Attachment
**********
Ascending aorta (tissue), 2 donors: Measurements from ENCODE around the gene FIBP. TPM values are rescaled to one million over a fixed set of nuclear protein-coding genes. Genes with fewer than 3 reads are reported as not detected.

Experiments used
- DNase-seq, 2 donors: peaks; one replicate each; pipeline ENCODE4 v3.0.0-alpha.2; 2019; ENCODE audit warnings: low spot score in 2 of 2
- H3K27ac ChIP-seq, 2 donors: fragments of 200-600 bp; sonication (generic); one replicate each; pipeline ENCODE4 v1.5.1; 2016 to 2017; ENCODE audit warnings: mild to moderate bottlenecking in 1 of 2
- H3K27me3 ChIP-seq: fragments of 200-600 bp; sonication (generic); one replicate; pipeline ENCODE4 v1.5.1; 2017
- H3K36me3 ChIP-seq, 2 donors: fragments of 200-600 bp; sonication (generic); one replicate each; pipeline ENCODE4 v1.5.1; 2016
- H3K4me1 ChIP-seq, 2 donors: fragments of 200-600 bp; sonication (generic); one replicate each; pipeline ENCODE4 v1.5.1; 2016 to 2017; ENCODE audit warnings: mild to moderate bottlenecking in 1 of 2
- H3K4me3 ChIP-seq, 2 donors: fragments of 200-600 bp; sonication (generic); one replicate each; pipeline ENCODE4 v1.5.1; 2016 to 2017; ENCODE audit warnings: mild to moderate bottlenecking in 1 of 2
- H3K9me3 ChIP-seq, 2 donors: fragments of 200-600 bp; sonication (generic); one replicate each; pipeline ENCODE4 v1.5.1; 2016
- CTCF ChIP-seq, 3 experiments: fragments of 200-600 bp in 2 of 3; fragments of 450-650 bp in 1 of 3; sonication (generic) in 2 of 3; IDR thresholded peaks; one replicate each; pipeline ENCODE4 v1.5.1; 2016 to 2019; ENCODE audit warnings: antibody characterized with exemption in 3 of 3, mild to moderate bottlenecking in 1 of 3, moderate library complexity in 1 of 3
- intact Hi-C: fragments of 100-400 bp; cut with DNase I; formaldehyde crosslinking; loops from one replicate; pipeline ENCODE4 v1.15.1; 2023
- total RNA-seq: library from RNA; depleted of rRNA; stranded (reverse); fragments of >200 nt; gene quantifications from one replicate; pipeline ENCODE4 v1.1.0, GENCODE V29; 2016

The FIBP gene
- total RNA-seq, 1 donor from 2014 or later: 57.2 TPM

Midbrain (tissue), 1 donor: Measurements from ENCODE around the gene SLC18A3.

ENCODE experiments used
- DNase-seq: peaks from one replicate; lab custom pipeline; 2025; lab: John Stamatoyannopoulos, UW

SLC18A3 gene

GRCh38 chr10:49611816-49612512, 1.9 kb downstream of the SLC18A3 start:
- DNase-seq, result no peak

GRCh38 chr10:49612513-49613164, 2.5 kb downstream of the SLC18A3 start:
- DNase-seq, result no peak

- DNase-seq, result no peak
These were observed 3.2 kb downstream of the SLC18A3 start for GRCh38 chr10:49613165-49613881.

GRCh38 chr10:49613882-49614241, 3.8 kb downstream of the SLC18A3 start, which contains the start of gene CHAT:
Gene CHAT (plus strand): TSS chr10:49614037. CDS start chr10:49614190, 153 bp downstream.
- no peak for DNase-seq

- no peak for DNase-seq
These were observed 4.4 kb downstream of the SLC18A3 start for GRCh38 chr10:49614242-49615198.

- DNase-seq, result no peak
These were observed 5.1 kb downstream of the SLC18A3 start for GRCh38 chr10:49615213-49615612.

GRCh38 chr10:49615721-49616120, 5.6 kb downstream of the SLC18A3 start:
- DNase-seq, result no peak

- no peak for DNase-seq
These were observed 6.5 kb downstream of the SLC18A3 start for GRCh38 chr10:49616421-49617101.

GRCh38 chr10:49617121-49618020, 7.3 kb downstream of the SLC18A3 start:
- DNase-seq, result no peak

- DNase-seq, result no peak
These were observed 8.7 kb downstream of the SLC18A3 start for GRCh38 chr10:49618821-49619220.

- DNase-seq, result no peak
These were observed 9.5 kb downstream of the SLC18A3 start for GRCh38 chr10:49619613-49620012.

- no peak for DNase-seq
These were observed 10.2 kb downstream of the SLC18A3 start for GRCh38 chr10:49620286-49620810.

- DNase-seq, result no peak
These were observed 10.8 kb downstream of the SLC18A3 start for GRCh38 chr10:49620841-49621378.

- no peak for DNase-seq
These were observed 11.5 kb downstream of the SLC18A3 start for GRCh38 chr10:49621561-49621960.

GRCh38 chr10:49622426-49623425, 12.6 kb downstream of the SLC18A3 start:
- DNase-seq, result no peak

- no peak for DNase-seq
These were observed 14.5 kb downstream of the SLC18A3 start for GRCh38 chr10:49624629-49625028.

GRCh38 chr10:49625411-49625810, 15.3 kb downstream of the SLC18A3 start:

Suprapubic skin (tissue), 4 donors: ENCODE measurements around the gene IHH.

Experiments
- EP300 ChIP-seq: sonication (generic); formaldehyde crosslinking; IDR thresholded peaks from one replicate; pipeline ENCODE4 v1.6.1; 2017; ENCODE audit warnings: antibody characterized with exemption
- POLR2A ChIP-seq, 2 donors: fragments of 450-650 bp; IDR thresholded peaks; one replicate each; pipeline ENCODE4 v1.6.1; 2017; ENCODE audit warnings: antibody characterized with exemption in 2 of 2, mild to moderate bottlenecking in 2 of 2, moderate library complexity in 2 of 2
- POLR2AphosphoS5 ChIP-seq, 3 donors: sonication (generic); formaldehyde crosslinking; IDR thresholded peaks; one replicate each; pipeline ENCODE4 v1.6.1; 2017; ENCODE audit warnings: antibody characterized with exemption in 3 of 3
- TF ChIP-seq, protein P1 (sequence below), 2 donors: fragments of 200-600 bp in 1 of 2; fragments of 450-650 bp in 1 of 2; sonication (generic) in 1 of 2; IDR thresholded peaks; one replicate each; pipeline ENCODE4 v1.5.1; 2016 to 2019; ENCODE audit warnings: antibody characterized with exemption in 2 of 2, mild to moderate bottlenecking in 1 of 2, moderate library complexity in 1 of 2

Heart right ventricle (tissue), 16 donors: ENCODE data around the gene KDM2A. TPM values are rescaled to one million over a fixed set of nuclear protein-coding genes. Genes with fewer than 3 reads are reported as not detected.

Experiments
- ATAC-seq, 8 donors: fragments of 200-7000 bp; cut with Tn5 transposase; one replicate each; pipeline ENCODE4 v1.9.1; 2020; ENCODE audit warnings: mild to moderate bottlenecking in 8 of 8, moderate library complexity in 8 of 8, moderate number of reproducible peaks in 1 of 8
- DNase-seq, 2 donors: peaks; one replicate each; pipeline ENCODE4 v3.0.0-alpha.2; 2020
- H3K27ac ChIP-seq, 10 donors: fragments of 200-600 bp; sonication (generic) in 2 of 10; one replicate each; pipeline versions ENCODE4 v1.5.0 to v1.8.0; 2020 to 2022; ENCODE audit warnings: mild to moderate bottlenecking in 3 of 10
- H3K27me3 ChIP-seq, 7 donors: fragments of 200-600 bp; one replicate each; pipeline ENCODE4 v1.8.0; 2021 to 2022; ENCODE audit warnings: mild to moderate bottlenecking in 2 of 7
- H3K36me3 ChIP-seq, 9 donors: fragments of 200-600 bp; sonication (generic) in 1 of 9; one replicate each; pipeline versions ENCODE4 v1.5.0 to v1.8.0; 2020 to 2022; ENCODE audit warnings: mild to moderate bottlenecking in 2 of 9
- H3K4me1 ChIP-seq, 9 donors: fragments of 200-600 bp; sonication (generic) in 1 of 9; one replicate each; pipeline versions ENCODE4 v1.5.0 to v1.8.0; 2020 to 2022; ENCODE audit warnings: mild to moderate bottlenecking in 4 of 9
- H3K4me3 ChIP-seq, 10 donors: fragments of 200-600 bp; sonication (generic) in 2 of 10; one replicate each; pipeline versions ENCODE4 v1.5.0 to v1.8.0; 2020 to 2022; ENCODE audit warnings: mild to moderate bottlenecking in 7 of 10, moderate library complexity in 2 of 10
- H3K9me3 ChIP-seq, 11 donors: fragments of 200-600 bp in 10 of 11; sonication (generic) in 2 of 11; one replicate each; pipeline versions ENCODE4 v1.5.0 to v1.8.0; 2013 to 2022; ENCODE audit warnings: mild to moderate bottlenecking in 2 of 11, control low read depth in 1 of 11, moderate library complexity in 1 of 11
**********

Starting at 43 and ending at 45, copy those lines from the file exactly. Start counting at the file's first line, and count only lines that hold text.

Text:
These were observed 10.2 kb downstream of the SLC18A3 start for GRCh38 chr10:49620286-49620810.

- DNase-seq, result no peak
These were observed 10.8 kb downstream of the SLC18A3 start for GRCh38 chr10:49620841-49621378.